There are those in the spiritual direction community, however, who feel some resistance to ideas of forms of accreditation, often expressing a fear of 'over professionalisation'. There is a concern that in adopting standards of training and ethical practice adhered to in other 1:1 professions, such as counselling, spiritual direction work may lose something of its essential nature; it may somehow constrain the freedom of the practitioner to respond to the Holy Spirit in the exercise of their charism.
I can appreciate the concerns of fellow spiritual directors to not constrain God's inspiration in their work. However, I can't really see that adopting guidelines for ethical practice and accountability restricts this freedom. For me, a clear ethical framework helps create the safe space for the work within which God's creative spirit can flow. Other recognised charisms such as teaching, preaching and healing require people to engage in serious formation and accountability, and it is seen as unethical and even dangerous for teachers and medical practitioners to be 'unqualified' and unaccountable. I would hope that in the charism of spiritual direction/ accompaniment work, its practitioners would also want to hold themselves to the highest standards in the service of their directees. I have never felt in my calling as a Psychologist that the formulated training, clear structure and ethical boundaries I am required to adhere to have ever undermined my work but only helped it adhere to transparent Kingdom values.
Overall, I agree with Lynette Harborne when she puts spiritual direction in dialogue with standards in counselling and psychotherapy, and challenges: 'I would like to suggest that raising the standards of knowledge and practice to meet the needs of Christians in the twenty-first century need not deny or negate any of the strengths that are linked with the ancient tradition of spiritual direction. However, to stay locked in the historical past without being willing to appreciate wisdom and insights from other traditions does, perhaps, encourage a ghetto mentality.'*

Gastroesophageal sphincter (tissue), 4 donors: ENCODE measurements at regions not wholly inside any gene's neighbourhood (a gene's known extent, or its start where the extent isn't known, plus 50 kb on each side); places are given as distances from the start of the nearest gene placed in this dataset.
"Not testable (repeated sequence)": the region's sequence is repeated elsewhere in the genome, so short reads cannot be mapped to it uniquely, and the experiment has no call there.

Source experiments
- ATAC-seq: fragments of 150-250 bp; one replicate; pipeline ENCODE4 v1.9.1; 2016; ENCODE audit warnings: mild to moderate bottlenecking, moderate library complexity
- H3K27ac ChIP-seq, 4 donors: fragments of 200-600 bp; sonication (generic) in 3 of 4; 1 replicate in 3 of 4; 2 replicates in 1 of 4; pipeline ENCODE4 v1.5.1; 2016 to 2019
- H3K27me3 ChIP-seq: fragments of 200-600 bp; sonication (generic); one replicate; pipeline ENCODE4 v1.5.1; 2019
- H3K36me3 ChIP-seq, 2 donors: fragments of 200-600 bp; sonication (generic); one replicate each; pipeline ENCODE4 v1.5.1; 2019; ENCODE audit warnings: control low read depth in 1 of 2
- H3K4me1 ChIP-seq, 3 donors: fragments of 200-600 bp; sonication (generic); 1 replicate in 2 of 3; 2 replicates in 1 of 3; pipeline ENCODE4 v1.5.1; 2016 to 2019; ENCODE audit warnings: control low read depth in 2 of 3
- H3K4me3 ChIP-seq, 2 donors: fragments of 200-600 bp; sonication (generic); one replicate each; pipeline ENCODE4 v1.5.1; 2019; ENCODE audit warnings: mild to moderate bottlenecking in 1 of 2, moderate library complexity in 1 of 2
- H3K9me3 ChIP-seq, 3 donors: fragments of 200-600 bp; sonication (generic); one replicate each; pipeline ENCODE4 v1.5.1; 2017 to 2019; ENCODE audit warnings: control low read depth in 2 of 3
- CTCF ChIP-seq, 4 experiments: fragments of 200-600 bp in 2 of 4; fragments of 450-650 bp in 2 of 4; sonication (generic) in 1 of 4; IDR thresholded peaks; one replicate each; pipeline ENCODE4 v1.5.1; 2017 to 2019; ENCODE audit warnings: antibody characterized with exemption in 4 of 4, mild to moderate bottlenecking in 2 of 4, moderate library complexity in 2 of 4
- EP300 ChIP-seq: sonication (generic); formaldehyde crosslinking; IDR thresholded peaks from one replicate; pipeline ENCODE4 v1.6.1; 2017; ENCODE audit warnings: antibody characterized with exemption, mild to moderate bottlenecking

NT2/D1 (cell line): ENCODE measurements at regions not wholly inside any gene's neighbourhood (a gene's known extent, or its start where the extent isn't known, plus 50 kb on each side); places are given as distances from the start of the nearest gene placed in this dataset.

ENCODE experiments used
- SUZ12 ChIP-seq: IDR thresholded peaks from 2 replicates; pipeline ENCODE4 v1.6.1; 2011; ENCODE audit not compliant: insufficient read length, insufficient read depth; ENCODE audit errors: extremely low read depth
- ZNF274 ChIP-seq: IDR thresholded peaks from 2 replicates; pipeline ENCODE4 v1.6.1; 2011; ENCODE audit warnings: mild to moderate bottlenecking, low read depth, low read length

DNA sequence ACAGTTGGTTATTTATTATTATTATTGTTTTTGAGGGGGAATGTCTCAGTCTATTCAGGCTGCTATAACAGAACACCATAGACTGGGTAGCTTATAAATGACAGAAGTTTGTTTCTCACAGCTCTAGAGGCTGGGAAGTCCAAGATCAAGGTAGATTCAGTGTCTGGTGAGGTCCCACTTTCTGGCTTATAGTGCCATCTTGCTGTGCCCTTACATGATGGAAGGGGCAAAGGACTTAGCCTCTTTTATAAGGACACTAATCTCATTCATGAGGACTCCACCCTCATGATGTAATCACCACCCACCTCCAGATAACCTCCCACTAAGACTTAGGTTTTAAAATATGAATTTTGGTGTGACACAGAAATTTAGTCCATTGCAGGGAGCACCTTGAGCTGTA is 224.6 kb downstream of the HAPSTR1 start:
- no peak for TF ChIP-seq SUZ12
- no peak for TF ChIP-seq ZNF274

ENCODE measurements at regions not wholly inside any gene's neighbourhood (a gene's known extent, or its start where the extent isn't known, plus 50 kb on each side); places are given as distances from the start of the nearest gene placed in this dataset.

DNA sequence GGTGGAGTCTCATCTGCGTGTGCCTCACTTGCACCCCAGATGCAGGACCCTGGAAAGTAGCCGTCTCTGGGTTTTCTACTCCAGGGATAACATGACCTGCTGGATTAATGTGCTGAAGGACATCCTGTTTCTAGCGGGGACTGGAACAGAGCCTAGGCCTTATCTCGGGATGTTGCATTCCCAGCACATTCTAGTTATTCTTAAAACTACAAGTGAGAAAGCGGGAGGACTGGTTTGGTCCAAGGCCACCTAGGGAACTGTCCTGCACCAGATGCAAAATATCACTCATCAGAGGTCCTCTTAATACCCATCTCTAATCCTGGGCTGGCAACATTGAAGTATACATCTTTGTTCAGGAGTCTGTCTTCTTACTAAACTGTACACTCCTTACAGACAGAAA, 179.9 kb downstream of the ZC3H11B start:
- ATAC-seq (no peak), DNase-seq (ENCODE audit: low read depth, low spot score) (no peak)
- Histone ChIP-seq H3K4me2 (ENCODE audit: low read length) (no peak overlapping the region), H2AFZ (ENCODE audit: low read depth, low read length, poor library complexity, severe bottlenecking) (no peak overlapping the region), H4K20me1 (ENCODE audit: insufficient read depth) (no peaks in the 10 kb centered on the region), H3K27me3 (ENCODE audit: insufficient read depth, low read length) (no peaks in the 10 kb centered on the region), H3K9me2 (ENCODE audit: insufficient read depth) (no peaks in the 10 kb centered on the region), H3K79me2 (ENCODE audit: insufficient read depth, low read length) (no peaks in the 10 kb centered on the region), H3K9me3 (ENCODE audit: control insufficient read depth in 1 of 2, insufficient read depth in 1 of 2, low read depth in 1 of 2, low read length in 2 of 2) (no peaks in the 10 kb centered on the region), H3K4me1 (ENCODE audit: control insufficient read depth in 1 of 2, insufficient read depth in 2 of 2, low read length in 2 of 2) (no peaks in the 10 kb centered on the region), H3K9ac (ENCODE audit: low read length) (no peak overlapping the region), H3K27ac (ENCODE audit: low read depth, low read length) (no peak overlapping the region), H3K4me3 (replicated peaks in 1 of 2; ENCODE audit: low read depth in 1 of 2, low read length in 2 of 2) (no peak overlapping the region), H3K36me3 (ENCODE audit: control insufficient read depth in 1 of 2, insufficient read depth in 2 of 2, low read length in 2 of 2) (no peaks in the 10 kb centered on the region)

Whatever your views, I do commend to you a recent move by Lynette Harborne
from the Oxford/ Berks/ Beds Network, who has recently completed her Doctoral thesis with the Cambridge Theological Foundation: What constitutes good practice in spiritual direction and what is the contribution of supervision to that practice? And by Elizabeth White, a spiritual director and coordinator of the adult learning programme for the Diocese of Edinburgh, to engage the spiritual direction community in England, Scotland and Wales in dialogue and consultation about the possibility of forming a voluntary national accreditation pathway. You can register your interest, download an information flier and find out what consultation meetings are happening in your area, through their website -https://www.reflectivespaces.org.uk/consultation/ There will also be a survey available where spiritual directors can express their views, and also any directees who may wish to have a voice in the process.
* Lynette Harborne ' Psychotherapy and Spiritual Direction: Two Languages, One Voice?'